Rare monkey facing extinction
Volume 31, No. 615
February 20 - 26, 2012
A rare Myanmar snub-nosed monkey, a species only discovered in March 2010.
A RECENTLY discovered species of monkey is threatened with extinction and conservation programs should be expanded as soon as possible, environmental researchers said last week.
A program to survey the Myanmar snub-nosed monkey population has been launched in Kachin State, along with an education campaign to reduce hunting and wildlife trafficking. However, experts say more needs to be done to protect the species, which is so rare that researchers have never seen a live individual.
“We are conducting an education program to conserve the snub-nosed monkey and assess its population status. We estimate there are about 330,” said U Ngwe Lwin, project manager of the Myanmar Primate Conservation Program.
He said wildlife trafficking and logging were a major threat not only to the Myanmar snub-nosed monkey but also other endangered species in northern Myanmar.
“There has been an increase in hunting and illegal wildlife trafficking to the Chinese market. The skull of a monkey costs US$10 or $20 in the [Chinese] market. Today, it is also easier for hunters to sell these pieces because logging companies build roads to transport logs to the Chinese border,” he said.
“It is difficult for our team to conduct conservation activities in this area on its own. We need to increase cooperation with other organisations.”
The project will be implemented in cooperation with the Ministry of Environmental Conservation and Forestry, local authorities and communities.
The Myanmar snub-nosed monkey was discovered in March 2010 when a joint team comprising members of the Biodiversity and Nature Conservation Association (BANCA), Fauna and Flora International (FFI) and People Resources and Conservation Foundation (PRCF) photographed an individual using camera traps placed in the high, forested mountains of Kachin State.
“We got information about this monkey in 2009 when conducting the [environmental impact assessment] for the Myitsone hydropower project but we could not do a survey because we didn’t have the time or expertise,” BANCA chairman Dr Htin Hla said. “So when we arrived back in Yangon we discussed the survey with the FFI and it was launched in March 2010 as a part of the Myanmar Primate Conservation Program.”
“I was extremely excited to finally see a photo of this rare and endangered snub-nosed monkey in the wild. We need to quickly protect this species from extinction as there are many threats, such as hunting and habitat loss, related to its close proximity to the China border,” he said.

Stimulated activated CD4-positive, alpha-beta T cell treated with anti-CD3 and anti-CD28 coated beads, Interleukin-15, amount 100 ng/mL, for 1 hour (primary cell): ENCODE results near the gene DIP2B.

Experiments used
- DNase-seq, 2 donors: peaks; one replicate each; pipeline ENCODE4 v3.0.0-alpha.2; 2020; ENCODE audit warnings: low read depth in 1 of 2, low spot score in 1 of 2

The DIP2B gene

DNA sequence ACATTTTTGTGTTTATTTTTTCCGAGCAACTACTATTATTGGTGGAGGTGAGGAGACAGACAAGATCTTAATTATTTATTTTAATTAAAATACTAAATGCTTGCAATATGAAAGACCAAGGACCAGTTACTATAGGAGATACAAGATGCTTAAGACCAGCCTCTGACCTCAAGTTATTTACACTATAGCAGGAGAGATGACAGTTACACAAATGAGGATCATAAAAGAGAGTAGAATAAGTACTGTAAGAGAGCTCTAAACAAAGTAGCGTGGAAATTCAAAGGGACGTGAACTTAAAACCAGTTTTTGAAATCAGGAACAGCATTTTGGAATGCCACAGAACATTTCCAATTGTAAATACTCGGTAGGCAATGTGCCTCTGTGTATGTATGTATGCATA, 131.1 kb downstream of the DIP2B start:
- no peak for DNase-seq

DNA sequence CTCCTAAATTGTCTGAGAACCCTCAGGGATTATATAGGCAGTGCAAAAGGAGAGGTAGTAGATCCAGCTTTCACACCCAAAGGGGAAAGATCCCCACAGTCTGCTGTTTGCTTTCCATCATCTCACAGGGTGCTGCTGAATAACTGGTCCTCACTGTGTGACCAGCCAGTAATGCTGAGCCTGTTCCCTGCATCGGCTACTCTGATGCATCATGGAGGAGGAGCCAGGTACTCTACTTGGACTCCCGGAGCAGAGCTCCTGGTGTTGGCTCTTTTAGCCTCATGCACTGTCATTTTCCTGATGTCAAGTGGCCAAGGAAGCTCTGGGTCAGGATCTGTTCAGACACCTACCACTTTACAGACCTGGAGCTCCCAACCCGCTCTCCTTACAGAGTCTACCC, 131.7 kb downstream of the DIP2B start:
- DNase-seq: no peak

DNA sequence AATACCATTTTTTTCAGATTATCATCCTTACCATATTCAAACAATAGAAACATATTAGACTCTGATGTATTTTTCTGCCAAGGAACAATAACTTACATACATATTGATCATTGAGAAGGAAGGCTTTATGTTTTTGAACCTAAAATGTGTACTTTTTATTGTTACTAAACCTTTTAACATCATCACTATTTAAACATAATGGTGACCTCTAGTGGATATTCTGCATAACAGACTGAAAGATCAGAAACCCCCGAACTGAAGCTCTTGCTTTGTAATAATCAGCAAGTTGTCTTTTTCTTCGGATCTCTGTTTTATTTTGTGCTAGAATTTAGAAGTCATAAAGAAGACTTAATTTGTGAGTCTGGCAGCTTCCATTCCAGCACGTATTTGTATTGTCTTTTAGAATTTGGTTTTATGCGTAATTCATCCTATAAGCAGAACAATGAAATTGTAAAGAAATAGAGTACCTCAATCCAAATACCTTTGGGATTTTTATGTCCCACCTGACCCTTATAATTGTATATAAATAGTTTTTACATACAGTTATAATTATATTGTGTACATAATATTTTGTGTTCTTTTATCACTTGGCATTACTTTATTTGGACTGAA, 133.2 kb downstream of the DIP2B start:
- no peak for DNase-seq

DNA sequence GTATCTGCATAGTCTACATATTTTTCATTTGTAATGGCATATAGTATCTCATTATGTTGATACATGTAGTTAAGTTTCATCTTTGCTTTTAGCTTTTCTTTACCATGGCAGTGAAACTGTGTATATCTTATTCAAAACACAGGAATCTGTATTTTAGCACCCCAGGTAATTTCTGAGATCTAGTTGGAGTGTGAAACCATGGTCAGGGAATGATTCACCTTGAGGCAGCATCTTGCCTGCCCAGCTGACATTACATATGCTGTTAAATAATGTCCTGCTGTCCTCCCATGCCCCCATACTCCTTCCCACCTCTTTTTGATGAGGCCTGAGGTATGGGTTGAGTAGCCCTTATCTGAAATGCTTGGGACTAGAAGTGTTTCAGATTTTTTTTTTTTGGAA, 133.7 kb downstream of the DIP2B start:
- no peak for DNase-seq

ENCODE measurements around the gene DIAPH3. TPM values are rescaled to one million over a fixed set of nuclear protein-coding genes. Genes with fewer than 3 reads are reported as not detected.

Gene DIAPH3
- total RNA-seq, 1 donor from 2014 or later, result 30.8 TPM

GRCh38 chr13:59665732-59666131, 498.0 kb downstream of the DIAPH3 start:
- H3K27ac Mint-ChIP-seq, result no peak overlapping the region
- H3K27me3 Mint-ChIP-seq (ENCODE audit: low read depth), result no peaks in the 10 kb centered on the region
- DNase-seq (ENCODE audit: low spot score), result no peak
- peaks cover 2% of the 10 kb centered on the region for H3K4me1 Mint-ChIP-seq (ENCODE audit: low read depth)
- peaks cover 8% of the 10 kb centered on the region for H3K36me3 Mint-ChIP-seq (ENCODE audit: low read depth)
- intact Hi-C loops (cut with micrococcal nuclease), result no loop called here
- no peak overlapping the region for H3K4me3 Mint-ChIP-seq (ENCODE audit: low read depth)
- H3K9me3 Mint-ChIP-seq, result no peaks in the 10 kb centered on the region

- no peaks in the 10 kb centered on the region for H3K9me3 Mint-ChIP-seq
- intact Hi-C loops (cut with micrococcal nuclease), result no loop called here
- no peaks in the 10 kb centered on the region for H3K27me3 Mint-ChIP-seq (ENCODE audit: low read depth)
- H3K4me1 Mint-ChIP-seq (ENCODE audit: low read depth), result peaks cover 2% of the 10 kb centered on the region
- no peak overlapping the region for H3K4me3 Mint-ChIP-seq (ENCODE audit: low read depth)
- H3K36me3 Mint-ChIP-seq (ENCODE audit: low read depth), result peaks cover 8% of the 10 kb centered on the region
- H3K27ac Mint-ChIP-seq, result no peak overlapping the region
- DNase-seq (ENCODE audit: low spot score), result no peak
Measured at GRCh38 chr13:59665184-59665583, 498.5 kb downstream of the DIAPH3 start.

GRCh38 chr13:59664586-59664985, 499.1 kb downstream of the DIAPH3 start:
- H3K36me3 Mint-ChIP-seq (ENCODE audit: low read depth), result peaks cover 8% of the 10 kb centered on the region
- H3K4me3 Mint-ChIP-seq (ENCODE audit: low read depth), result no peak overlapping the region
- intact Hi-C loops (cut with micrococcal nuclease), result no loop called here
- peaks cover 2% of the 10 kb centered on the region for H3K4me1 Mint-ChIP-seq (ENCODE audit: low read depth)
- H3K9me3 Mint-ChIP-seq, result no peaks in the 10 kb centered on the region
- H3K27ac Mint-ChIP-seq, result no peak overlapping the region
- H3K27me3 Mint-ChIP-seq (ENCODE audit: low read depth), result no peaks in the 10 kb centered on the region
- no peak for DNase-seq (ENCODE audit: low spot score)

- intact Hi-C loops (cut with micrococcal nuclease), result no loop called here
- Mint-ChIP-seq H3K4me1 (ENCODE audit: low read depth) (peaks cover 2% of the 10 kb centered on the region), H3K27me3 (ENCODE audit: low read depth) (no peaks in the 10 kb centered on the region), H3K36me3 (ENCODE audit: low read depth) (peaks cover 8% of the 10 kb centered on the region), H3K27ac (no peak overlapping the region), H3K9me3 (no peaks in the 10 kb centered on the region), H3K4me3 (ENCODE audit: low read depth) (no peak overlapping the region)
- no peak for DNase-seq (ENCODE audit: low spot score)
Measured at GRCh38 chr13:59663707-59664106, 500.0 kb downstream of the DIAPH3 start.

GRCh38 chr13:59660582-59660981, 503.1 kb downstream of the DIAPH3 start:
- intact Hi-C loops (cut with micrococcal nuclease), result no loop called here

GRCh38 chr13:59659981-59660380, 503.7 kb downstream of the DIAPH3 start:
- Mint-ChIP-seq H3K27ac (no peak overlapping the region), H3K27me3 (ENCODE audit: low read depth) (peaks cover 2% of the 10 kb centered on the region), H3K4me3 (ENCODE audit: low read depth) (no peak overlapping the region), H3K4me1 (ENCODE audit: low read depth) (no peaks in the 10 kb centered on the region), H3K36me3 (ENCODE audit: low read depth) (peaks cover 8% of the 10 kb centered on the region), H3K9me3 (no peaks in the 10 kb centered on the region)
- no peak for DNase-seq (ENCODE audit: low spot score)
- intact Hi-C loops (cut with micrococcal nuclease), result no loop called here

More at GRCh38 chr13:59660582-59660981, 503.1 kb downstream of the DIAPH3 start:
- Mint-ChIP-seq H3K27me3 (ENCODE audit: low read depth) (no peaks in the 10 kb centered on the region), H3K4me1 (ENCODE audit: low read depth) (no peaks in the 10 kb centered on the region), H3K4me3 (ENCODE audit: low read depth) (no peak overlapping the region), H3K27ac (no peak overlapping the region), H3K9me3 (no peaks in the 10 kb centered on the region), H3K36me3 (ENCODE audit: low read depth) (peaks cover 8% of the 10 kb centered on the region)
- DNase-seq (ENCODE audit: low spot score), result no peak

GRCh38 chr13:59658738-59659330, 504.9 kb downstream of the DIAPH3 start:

“We have to take practical action as soon as possible. If not, we will lose a priceless species.”
A study of the new species of snub-nosed monkey appeared in the October issue of the American Journal of Primatology. According to the survey, the species has black fur, prominent lips and wide upturned nostrils that fill with water when it rains, causing the monkeys to sneeze. It differs from other snub-nosed monkey species found in Vietnam and China and has not been found outside Kachin State.
Mr Frank Monberg, Asia director for program development at FFI, said in a statement released on January 10 that the Myanmar snub-nosed monkey was critically endangered and very rare.
“The Myanmar snub-nosed monkey was described by science in 2010 from a trophy collected from a local hunter. As yet no scientist has seen a live individual,” Mr Monberg said.
On February 29, the FFI and ministry will jointly hold a workshop in Nay Pyi Taw to draft a conservation action plan for the snub-nosed monkey in Myanmar.
U Ye Htut, deputy director of the ministry’s Forest Department, said that stopping wildlife trafficking was essential for safeguarding the species’ future.
“We are ready to cooperate with the conservation team to conserve the Myanmar snub-nosed monkey. It is difficult for our ministry to control wildlife trafficking on its own. We do not have enough staff and face transportation difficulties. Additionally, we can’t open checkpoints at the border [with China] in these areas,” he said. “So at this workshop we plan to invite international organisations and experts and hope to get technical and financial assistance.”
There are fives species of snub-nosed monkey, with three found in China and one in Vietnam.
“We will invite snub-nosed monkey conservation experts from China and Vietnam to share their experience with us,” said U Ngwe Lwin.